HRC issues 2010 Congressional Scorecard
WASHINGTON, D.C. — The Human Rights Campaign has released its Congressional Scorecard for the 111th Congress that rates members of Congress on their support for issues of LGBT equality. An analysis of the data demonstrates a stark polarization with increases in both highly supportive and highly anti-LGBT legislators. The average score for House members was 50.8 percent and 57.3 percent for Senators.
“While advancements for equality were made this Congress, a strong and devoted group of anti-LGBT legislators continues to stymie the progress LGBT people deserve,” said HRC President Joe Solmonese. “The fact that the first ever vote to repeal ‘Don’t Ask, Don’t Tell’ in the House of Representatives was countered by a filibuster in the Senate illustrates the landscape.”
In the House, 145 members scored 90 percent or above, compared to 128 members of the 110th Congress. In the Senate, those scoring 90 percent and above rose from 32 to 36. But disturbingly, the number of Senators with a zero percent score doubled from 16 to 32 this Congress. In addition, the number of House Members that consistently oppose LGBT equality has remained essentially constant increasing from 143 to 144.
“As more and more Americans support equality for LGBT people, some members of Congress are showing real leadership while others are digging in their heels to cater to an anti-LGBT fringe constituency,” noted HRC Legislative Director Allison Herwitt.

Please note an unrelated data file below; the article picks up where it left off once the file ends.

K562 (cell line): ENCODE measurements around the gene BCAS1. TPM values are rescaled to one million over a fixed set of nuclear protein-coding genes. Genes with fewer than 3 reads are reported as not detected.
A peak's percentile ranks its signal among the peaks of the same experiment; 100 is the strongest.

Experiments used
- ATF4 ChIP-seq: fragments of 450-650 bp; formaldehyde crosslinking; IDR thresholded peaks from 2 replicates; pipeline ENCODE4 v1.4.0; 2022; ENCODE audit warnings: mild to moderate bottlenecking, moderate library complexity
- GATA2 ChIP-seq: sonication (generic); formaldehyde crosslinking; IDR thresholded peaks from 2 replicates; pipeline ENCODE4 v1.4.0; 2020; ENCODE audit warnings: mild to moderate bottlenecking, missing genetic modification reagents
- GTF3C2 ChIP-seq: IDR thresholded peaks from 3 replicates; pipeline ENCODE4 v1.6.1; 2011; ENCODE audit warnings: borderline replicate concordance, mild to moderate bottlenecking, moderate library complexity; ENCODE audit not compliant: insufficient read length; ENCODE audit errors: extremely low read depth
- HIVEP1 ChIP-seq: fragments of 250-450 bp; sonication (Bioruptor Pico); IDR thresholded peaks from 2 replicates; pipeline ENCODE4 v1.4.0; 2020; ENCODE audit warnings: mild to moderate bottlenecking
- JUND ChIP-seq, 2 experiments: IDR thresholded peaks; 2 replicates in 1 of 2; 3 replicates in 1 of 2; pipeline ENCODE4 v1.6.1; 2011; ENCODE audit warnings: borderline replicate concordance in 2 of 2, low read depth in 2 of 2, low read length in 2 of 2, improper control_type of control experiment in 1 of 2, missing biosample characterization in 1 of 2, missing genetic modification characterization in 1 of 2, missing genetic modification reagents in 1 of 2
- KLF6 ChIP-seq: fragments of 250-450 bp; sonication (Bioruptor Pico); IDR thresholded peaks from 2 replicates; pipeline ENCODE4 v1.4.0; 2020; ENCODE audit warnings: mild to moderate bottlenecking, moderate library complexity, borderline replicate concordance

Votes and co-sponsorship of legislation scored in this Congress:
The Matthew Shepard and James Byrd, Jr. Hate Crimes Prevention Act, to allow local law enforcement to access federal resources to investigate or prosecute violent crimes committed because of the victim’s sexual orientation or gender identity (the House votes for final passage and the motion to recommit were scored as was the Senate vote on Sen. Leahy’s hate crimes amendment);
Repeal of “Don’t Ask, Don’t Tell,” to allow lesbians and gays to serve openly and honestly in the Armed Forces (the full House vote on Rep. Murphy’s DADT repeal amendment was scored as was the Senate vote to proceed to debate on the Defense bill to which DADT repeal is attached);
Co-sponsorship of the Employment Non-Discrimination Act (ENDA), to prohibit workplace discrimination on the basis of sexual orientation and gender identity;
Co-sponsorship of the Tax Equity for Health Plan Beneficiaries Act (DP Tax), to equalize tax treatment for employer-provided health coverage for domestic partners;
Co-sponsorship of the Respect for Marriage Act (RMA), to repeal the Defense of Marriage Act (DOMA);
Co-sponsorship of the Early Treatment for HIV Act (ETHA), to allow states to provide Medicaid coverage to HIV-positive persons;
Co-sponsorship of the Uniting American Families Act (UAFA), to provide same-sex partners of U.S. citizens equal immigration access;